VANCOUVER, BRITISH COLUMBIA – Pediatricians and dietitians who used motivational interviewing techniques to counsel families about their young child's weight were successful in reducing children's body mass index (BMI) percentile 3.1 more points than comparison children over a 2-year period, according to a study to be presented Sunday, May 4, at the Pediatric Academic Societies (PAS) annual meeting in Vancouver, British Columbia.
Motivational interviewing is a patient-centered communication style that uses techniques such as reflective listening and shared decision-making to elicit how and why patients might change their health behaviors.
The study was conducted with the American Academy of Pediatrics (AAP) Pediatric Research in Office Settings Network, which collaborates on research with pediatric practices throughout the U.S. Researchers assessed the impact of motivational interviewing delivered by primary care pediatricians, supplemented by MI counseling from dietitians, on BMI among children 2 to 8 years of age who were already overweight or obese.
The trial is one of the first large-scale randomized trials to show significant reductions in BMI using motivational interviewing delivered by pediatricians and registered dieticians.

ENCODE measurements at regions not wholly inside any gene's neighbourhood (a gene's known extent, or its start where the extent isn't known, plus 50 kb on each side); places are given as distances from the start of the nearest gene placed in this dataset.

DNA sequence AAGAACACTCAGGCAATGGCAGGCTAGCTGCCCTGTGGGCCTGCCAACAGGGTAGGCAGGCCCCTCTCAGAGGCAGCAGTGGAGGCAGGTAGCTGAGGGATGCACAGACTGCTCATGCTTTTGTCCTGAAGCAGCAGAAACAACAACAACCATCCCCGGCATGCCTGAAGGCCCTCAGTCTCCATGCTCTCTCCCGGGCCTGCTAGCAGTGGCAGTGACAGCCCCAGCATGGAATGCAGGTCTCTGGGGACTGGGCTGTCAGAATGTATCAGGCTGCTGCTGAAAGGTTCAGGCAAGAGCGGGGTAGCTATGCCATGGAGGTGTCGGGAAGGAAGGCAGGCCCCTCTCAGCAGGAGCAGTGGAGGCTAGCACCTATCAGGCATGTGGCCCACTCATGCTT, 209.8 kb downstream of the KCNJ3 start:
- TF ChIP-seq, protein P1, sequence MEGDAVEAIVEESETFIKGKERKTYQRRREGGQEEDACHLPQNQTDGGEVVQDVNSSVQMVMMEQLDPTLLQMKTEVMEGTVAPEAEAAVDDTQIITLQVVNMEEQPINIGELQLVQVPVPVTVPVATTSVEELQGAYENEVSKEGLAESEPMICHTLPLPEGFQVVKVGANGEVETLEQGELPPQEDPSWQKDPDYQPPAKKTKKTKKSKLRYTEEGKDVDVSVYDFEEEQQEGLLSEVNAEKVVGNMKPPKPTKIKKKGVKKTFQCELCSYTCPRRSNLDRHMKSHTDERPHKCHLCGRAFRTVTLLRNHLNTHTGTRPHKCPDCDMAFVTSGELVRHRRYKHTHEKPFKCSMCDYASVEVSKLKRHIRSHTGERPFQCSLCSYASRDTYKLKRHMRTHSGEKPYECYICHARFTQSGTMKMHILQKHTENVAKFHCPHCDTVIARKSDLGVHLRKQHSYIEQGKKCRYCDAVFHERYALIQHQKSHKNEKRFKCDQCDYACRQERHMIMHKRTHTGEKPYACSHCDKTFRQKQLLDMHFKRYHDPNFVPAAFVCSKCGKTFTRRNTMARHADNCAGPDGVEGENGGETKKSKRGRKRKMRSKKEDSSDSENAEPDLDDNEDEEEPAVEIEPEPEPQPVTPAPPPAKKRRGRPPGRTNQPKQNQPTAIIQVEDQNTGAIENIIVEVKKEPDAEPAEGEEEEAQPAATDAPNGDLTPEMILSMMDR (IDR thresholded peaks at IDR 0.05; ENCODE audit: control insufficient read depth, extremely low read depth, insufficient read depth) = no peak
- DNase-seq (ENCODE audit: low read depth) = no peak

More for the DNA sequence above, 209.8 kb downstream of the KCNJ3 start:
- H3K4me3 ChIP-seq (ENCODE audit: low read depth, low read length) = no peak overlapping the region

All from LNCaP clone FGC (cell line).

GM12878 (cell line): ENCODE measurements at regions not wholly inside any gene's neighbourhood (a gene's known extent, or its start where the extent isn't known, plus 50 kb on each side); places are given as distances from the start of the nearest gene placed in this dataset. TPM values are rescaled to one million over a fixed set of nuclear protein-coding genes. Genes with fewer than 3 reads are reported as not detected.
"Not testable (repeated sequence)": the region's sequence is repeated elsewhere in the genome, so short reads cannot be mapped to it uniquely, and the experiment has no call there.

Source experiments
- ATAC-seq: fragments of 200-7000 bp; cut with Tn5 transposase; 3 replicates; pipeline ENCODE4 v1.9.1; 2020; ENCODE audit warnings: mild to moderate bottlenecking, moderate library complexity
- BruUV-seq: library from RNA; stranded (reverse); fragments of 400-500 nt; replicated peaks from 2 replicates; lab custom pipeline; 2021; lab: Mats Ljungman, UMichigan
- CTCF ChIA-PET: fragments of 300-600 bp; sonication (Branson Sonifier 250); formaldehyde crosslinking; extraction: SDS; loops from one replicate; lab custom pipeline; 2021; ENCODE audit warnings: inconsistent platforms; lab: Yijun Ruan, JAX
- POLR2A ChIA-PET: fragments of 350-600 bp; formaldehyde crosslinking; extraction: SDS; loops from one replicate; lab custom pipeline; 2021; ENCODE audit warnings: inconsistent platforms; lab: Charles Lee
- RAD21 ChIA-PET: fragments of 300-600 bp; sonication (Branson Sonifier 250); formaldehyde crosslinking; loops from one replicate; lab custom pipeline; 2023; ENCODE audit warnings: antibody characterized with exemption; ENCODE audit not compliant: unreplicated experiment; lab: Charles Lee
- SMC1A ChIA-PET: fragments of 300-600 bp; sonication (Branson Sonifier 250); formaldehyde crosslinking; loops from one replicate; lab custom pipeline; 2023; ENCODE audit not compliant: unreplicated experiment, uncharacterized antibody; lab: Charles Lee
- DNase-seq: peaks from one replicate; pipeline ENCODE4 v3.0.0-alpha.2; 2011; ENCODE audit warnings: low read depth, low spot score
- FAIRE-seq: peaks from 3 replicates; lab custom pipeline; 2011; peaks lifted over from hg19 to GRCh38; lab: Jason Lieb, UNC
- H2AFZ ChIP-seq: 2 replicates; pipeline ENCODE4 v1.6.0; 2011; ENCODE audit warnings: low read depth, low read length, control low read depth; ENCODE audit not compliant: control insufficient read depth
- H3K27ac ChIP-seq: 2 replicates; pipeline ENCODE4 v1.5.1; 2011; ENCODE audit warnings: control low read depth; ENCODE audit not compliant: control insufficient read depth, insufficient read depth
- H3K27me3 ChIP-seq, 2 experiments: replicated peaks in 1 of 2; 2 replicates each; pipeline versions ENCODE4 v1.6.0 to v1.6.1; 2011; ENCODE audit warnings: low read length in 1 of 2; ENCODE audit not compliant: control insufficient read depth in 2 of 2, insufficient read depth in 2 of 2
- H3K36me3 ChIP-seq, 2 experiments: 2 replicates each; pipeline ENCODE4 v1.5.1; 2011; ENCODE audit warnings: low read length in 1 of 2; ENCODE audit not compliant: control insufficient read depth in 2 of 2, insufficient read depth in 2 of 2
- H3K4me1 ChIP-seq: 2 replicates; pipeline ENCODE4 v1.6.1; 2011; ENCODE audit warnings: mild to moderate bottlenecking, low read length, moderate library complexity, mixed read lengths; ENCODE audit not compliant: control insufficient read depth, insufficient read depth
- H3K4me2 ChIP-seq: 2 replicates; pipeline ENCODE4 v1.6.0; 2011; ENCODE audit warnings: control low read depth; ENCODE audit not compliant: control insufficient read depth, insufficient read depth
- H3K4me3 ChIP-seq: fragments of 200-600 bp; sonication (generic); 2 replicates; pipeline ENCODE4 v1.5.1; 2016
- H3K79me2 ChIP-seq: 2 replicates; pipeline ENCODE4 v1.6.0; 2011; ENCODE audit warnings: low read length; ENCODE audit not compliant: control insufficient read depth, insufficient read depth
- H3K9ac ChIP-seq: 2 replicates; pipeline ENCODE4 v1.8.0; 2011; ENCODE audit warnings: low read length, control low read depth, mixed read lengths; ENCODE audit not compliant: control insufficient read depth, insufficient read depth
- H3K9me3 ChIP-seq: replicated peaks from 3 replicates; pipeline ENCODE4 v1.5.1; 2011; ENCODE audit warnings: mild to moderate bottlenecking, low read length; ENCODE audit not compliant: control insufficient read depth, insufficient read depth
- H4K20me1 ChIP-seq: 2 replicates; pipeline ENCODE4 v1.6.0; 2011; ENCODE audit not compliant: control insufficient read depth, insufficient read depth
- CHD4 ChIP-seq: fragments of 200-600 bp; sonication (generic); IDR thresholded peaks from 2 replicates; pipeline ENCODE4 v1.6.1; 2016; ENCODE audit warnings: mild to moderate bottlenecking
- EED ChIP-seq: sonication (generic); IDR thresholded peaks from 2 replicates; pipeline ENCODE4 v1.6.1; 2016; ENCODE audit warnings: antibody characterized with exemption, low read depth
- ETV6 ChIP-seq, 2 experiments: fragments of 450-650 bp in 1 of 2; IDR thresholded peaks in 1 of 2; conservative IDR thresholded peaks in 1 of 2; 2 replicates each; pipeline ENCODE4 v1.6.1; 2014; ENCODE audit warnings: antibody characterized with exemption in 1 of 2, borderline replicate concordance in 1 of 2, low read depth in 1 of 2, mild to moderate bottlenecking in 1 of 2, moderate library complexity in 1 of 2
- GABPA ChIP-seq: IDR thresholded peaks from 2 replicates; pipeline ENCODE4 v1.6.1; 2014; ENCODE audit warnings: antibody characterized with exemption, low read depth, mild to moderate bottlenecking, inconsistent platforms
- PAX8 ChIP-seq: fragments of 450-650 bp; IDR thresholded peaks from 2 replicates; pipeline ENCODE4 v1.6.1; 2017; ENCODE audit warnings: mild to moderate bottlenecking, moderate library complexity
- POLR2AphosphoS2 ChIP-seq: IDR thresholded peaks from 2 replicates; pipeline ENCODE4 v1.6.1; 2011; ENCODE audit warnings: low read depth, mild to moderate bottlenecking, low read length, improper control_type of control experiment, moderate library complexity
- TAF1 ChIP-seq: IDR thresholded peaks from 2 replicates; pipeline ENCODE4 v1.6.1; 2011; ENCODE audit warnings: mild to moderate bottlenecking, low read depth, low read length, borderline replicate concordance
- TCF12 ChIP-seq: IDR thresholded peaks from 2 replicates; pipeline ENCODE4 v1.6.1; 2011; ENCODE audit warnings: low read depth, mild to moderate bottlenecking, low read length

"The two most encouraging aspects of the results were the significant reduction of the BMI percentiles among participants, and the relatively high completion of BMI counseling by primary care providers," said lead author Ken Resnicow, PhD. "The amount of training and number of sessions used in this study we believe can be realistically implemented in real world clinical settings."
The study demonstrates that motivational interviewing can be a powerful tool to help health care practitioners address child obesity. As one way to help pediatricians learn motivational interviewing techniques, the AAP in April launched a free web and mobile app called "Change Talk: Childhood Obesity." The app simulates a virtual practice environment in which health care providers assume the role of a pediatrician and decide what to say to a mother and her son about his weight.
Source: American Academy of Pediatrics